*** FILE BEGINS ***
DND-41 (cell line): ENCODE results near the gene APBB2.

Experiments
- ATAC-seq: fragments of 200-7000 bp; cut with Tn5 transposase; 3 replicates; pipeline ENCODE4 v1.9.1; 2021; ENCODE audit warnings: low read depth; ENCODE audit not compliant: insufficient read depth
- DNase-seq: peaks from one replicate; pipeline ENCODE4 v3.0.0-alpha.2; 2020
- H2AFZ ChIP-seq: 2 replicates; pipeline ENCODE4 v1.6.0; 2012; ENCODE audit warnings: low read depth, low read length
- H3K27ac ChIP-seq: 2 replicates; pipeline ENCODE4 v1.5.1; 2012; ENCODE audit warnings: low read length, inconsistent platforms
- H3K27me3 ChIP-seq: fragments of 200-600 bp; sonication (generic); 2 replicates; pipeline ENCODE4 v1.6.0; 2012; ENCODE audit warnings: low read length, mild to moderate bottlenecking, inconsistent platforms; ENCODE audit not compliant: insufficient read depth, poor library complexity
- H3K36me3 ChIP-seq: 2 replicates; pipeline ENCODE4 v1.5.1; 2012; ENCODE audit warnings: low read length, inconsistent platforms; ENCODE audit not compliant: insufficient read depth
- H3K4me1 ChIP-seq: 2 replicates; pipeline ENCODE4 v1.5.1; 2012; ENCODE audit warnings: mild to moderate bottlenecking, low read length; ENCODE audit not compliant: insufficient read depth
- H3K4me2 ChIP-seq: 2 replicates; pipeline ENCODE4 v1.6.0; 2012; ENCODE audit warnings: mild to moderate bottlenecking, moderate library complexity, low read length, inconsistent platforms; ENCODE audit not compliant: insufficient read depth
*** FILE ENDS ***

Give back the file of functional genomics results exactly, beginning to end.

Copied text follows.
DND-41 (cell line): ENCODE results near the gene APBB2.

Experiments
- ATAC-seq: fragments of 200-7000 bp; cut with Tn5 transposase; 3 replicates; pipeline ENCODE4 v1.9.1; 2021; ENCODE audit warnings: low read depth; ENCODE audit not compliant: insufficient read depth
- DNase-seq: peaks from one replicate; pipeline ENCODE4 v3.0.0-alpha.2; 2020
- H2AFZ ChIP-seq: 2 replicates; pipeline ENCODE4 v1.6.0; 2012; ENCODE audit warnings: low read depth, low read length
- H3K27ac ChIP-seq: 2 replicates; pipeline ENCODE4 v1.5.1; 2012; ENCODE audit warnings: low read length, inconsistent platforms
- H3K27me3 ChIP-seq: fragments of 200-600 bp; sonication (generic); 2 replicates; pipeline ENCODE4 v1.6.0; 2012; ENCODE audit warnings: low read length, mild to moderate bottlenecking, inconsistent platforms; ENCODE audit not compliant: insufficient read depth, poor library complexity
- H3K36me3 ChIP-seq: 2 replicates; pipeline ENCODE4 v1.5.1; 2012; ENCODE audit warnings: low read length, inconsistent platforms; ENCODE audit not compliant: insufficient read depth
- H3K4me1 ChIP-seq: 2 replicates; pipeline ENCODE4 v1.5.1; 2012; ENCODE audit warnings: mild to moderate bottlenecking, low read length; ENCODE audit not compliant: insufficient read depth
- H3K4me2 ChIP-seq: 2 replicates; pipeline ENCODE4 v1.6.0; 2012; ENCODE audit warnings: mild to moderate bottlenecking, moderate library complexity, low read length, inconsistent platforms; ENCODE audit not compliant: insufficient read depth